When Joseph awoke from sleep, he did as the angel of the Lord commanded him . . . (Matt. 1:18-25).
Whether in story or song, we yearn for resolution. We don’t always get it.
Some musical composers seem to delight in the discordant, regarding the unfinished sound as artistry. Some writers leave us wondering and guessing, regarding the jagged edges of the tale as closer to reality. They may be right. But that doesn’t change the fact that the ear and the mind instinctively seek resolution.
We want the chords to progress in such a way that we hear and feel the conclusion of the piece. We like for the varied plot-lines of the story to come together in such way that the fragments form a unified whole. ‘They lived happily ever after’ – that’s what we like to hear.
God in Loose Ends
Matthew’s story of Jesus’ birth lacks resolution. As we typically read it and hear it read, the story ends nicely enough with Joseph taking Mary as his wife. But while this ending is simple, it isn’t neat. Much is left untold.
The fall-out from the marriage remains a mystery. Joseph’s faithful obedience to God no doubt came with a price-tag. New Testament scholar Craig Keener writes that ‘Joseph’s obedience to God cost him the right to value his own reputation.’ We never really see how this played out in Nazareth. Matthew tells us how Joseph and Mary settled there, but that’s it. We don’t know what life was like there. We never get the happily ever after ending.
However, there is one line in Matthew’s birth narrative that helps us make sense of what Joseph did when he awoke from that life-changing dream. When the Angel repeated the words that the prophet Isaiah had spoken long ago, Mary’s child was identified as Immanuel – ‘God with us.’ This truth is at the core of the Christmas story, and in some way it is at the core of our own stories as well – especially the messy stories, the stories that lack resolution and leave us groping about for what’s next.
The Power of ‘With’
The power of ‘with’ changes everything. God is present in the varied realities of this day, in all places and all circumstances. God with us in offices and malls, in gyms and courtrooms, on airplanes and on golf courses. God with us in health and illnesses, in heartache and in love.
In the birth of Jesus God keeps the promise made long ago through Isaiah: ‘When you pass through the waters, I will be with you’ (Isaiah 43:1-4). Our God is the God of ‘with.’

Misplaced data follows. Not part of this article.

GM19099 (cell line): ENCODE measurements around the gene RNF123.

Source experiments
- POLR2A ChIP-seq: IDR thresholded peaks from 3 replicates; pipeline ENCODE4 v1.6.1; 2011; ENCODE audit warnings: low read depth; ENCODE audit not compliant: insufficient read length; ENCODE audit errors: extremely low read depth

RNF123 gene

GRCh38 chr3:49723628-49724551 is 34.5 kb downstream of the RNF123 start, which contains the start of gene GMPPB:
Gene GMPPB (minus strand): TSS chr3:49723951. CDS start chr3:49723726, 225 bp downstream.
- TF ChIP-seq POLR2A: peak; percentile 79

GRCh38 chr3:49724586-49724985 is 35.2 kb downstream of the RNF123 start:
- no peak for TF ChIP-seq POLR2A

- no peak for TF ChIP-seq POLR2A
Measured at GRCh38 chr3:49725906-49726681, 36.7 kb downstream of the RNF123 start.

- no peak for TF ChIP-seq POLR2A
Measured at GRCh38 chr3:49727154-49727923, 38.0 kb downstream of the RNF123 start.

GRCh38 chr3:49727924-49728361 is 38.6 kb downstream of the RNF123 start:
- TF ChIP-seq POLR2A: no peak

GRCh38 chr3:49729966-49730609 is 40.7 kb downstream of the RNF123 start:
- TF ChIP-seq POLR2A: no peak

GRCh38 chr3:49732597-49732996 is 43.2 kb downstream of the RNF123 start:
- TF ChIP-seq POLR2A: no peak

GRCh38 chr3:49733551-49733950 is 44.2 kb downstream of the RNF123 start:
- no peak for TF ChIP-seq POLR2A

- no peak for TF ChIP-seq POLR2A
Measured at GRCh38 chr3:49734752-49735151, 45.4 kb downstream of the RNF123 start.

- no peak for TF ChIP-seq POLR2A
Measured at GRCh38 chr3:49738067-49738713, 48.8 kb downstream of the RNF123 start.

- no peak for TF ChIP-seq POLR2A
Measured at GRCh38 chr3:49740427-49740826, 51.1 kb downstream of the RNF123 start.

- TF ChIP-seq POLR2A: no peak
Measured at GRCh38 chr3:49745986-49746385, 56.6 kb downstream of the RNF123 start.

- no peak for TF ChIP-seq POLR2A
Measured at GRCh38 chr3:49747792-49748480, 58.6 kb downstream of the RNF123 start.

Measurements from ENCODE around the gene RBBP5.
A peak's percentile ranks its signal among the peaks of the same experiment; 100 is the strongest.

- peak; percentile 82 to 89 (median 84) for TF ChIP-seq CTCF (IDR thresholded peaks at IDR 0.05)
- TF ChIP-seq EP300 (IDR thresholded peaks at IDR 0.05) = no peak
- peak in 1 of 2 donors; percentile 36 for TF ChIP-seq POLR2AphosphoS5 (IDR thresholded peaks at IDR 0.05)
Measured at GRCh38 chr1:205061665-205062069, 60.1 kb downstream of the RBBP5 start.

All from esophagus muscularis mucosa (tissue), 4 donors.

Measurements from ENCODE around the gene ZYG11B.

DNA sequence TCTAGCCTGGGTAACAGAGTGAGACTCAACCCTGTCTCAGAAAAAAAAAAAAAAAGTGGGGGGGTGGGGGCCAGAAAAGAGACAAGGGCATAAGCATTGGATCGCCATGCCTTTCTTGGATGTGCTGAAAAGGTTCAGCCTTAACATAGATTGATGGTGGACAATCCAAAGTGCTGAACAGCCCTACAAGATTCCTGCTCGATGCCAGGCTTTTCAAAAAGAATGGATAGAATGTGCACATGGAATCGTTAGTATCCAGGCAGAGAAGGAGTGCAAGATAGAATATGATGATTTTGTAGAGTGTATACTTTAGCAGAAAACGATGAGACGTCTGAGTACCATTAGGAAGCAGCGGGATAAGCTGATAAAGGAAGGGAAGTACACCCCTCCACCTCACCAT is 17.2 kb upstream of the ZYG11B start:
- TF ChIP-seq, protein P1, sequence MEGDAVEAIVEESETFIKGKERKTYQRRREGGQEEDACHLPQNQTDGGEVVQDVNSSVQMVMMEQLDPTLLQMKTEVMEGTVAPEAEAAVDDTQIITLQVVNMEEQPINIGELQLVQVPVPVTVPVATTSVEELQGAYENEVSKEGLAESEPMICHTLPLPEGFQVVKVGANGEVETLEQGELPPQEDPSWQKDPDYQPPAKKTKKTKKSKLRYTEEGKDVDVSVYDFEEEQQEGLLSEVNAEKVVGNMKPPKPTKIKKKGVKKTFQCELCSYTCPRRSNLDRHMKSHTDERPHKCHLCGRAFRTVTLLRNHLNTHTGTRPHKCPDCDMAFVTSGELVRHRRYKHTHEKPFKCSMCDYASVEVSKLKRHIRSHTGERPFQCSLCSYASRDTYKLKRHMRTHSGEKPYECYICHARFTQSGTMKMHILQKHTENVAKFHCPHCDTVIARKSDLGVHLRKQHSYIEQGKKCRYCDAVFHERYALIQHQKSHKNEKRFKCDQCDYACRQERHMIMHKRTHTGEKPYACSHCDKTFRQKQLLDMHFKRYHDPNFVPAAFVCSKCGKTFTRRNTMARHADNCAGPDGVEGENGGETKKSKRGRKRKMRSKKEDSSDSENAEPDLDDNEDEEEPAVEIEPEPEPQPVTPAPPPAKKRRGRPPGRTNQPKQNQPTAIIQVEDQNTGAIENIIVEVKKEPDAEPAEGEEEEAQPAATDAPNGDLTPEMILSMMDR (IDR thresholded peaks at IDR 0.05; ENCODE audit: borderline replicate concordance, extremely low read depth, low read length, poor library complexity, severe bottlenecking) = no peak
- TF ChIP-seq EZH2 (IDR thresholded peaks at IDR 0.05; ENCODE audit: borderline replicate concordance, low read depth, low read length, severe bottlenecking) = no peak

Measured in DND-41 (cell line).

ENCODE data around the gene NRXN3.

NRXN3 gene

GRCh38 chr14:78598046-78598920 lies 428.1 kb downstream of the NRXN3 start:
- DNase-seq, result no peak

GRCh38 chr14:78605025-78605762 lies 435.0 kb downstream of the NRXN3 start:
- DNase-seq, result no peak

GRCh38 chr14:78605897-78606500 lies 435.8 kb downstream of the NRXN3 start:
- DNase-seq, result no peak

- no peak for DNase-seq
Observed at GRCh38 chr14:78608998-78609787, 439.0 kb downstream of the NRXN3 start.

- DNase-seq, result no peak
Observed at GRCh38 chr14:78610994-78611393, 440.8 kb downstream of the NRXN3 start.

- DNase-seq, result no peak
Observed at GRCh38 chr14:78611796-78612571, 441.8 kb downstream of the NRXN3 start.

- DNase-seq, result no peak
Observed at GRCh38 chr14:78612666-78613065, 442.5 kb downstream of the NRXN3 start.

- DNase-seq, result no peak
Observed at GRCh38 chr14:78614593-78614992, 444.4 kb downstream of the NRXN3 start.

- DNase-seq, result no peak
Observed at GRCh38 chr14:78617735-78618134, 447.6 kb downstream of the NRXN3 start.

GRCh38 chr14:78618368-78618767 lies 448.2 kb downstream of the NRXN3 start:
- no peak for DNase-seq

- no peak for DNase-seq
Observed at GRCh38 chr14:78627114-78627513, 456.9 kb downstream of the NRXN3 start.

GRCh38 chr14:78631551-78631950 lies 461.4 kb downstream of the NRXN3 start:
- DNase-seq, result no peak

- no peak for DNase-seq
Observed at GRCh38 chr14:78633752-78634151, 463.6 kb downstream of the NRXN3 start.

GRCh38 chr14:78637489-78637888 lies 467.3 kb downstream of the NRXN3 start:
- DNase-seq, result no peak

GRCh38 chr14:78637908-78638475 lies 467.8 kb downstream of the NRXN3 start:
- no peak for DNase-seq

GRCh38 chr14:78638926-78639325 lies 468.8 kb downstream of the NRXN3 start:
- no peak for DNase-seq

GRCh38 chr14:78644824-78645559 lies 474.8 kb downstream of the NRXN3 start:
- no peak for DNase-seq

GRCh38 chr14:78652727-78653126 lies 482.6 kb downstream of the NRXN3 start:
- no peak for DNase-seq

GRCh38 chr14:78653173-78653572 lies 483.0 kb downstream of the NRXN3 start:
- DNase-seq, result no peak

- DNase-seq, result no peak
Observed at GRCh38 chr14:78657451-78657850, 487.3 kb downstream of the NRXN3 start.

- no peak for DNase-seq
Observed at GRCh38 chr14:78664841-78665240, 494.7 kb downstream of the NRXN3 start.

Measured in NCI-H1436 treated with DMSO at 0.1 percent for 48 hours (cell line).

The power of ‘with’ tells us that God is not simply ‘above’: Aloof, distant, watching to see how we’ll manage and whether we’ll screw up. And it also tells us that God is not ‘against.’ The messy story you’re living right now is not punishment or revenge.
Endings yet Unseen
We tend to think that when God is with us, the story will always resolve. We sometimes doubt ‘God with us’ because if it were true, life would surely look differently than it does today. Joseph wouldn’t be risking his good name, devoting himself to an already-pregnant woman. And we too would be getting something other than we’ve got. But ‘God with us’ means that God enters fully into the life you have right now. And if God embraces your life, maybe you can embrace it too.
You can do the hard thing and accept the difficult reality – just as Joseph did.
And you can do it with deep peace and bold confidence, knowing that ultimately in all things God is working for your good. All things will one day resolve. Until then we, like Joseph, wake up each day and place our lives in God’s hands. We relinquish our claim to neat resolutions and fairy-tale endings and choose something better: Life with God. God with us.
How might the power of ‘with’ change how you live the day in front of you?
I will claim the Angel’s words to Joseph as your promise to me, O God. You are with us. In Jesus you entered fully into the experience of life and embraced it all. Because you are with us, we can do the same. Grant us the gift of your Spirit that we might live fully in your presence today, we ask in Jesus’ name. Amen.